This retrospective, observational study was conducted in 5 Italian hospitals to characterize the use of PEGV vs. PEGV?+?SSA regimens to manage SSA-resistant acromegaly. We found that combination therapy was more likely to be prescribed for patients with clinical/biochemical/imaging evidence of relatively severe/aggressive disease along with a more substantial (albeit incomplete) IGF-I response to SSA monotherapy. Both regimens were well tolerated, and at the end of follow-up, there was no significant difference between the daily PEGV doses in the two groups. However, outcomes (IGF-I normalization rates and final IGF-I SDS) were significantly worse in the patients receiving PEGV?+?SSA. The only variable significantly related to the final PEGV doses in both groups was treatment duration.
Given the size and nature of our sample, it is difficult to tell whether and to what extent our observations on prescribing practices are indicative of practices in other hospitals in Italy or other countries. The tendency to prescribe PEGV?+?SSA for acromegaly patients with more severe disease has not emerged from previous studies [8, 9, 12, 13, 16, 23, 24]. The only difference noted by Filopanti et al. in the Italian cohort they investigated was that patients on PEGV?+?SSA were more likely to have had macroadenomas at the time of diagnosis . This was not observed in our population, although our Group 2 patients did have higher postoperative rates of residual tumor tissue. The increased disease severity in Group 2 was manifested by GH and IGF-I levels at diagnosis that were significantly higher than those in the group treated with PEGV alone. Our two treatment groups—like those analyzed by Reid et al. —also had similar comorbidity rates when the disease was diagnosed. The exception was sleep apnea, which was roughly three times more common in Group 2. This disorder is being reported with increasing frequency in acromegaly patients , and its correlation with disease activity (IGF-I levels) has been demonstrated . According to Roemmler et al. , our data confirm that sleep apnea is a frequent problem among patients whose disease is poorly controlled, especially those who present with more severe disease activity.
Clear-cut guidelines on the selection of patients for PEGV?+?SSA therapy (instead of PEGV alone) are lacking, although Melmed et al. note that combination therapy might be more cost-effective in patients who would otherwise require high-dose PEGV monotherapy . In our population, the decision to use PEGV?+?SSA was significantly influenced by the extent of the IGF-I reduction observed after?≥?12 months of SSA monotherapy, which was approximately three times higher in Group 2 than in Group 1. This may reflect prescribers’ belief that, as suggested by Colao et al. , the efficacy of SSA therapy (in terms of biochemical control and limitation of tumor growth) may emerge only after several years of therapy, particularly when at least some positive effects have been observed with SSA monotherapy. The most important factor in prescribing decisions, however, was the presence or post-operative persistence of MRI-documented tumor tissue. Recent data indicate that the fear of increased tumor growth during PEGV monotherapy is unfounded [19, 27], and our experience confirms this conclusion. Significant increases in tumor volume were extremely rare during follow-up (median duration 37 months) and showed no relation to the treatment regimen (PEGV vs. PEGV?+?SSA). Transaminase elevation rates were also low, which is consistent with previous reports [11, 27], and, as noted by other investigators , these episodes occurred mainly in diabetics.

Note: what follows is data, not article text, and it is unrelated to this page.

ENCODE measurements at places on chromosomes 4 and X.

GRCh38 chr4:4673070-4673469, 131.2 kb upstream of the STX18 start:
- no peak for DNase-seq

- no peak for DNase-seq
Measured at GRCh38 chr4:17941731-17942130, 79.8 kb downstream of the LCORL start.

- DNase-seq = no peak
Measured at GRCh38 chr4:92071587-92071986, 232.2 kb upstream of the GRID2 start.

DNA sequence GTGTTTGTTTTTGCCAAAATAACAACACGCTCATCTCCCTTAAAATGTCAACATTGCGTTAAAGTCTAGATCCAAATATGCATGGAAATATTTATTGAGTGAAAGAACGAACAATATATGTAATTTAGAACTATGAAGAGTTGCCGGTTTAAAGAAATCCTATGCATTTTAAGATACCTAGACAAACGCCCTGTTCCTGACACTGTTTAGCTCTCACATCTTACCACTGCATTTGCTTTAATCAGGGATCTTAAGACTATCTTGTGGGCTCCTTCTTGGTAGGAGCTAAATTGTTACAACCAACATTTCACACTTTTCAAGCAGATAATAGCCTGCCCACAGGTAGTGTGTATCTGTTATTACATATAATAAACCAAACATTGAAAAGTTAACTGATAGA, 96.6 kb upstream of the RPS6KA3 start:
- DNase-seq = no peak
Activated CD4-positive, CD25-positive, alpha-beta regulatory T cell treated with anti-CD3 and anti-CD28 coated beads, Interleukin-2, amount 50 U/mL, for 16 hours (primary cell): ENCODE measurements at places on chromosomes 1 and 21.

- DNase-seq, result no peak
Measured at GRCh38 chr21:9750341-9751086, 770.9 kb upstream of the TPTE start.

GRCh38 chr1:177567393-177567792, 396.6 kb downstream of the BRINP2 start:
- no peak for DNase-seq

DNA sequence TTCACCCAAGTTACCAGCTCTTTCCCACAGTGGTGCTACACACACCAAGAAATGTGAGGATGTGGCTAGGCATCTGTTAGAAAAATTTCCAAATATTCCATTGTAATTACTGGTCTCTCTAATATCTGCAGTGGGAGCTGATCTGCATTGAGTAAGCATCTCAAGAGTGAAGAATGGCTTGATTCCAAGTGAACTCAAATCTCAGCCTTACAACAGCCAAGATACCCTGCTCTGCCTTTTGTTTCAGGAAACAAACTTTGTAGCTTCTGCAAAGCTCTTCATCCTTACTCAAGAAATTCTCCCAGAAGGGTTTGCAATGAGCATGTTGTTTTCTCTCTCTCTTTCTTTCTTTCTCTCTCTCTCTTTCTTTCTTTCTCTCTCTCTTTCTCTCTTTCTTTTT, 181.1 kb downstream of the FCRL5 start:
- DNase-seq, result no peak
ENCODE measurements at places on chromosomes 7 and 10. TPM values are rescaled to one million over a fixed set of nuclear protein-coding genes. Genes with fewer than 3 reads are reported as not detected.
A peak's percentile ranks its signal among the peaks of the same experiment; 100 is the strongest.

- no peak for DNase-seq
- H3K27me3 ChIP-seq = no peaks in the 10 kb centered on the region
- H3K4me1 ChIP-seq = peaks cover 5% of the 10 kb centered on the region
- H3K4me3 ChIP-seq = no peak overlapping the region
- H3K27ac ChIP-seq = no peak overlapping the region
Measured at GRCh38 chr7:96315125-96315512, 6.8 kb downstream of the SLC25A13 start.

The IGF-I normalization rates observed in the two groups were in line with those recently reported by Van der Lely et al. . They differ, however, from those reported in other studies, involving patients who had less severe disease at baseline than ours (especially those on combination therapy) and were followed for shorter periods of time. In these studies IGF-I normalization rates achieved with PEGV and PEGV?+?SSA often exceeded 90%, especially in the early studies with follow-ups of <52 weeks [8, 9, 12, 13] but also in the long-term study conducted by Neggers et al. . Rates more similar to our own were reported in 2011 by Van der Lely et al.  in patients with “partial” SSA-resistance treated PEGV?+?SSA: 78.9% achieved IGF-I normalization at least once, and 58% were still controlled at the end of follow-up. The final PEGV doses in that study were far lower than those recorded in our population, reflecting once again the severity of the disease in our patients. Inadequate dosing by the prescribing physician and/or poor patient compliance may also have contributed to the lower-than-expected normalization rates we observed. As noted by other authors , dose increases to?>?20 mg/day sometimes meet with poor compliance because they require two injections a day.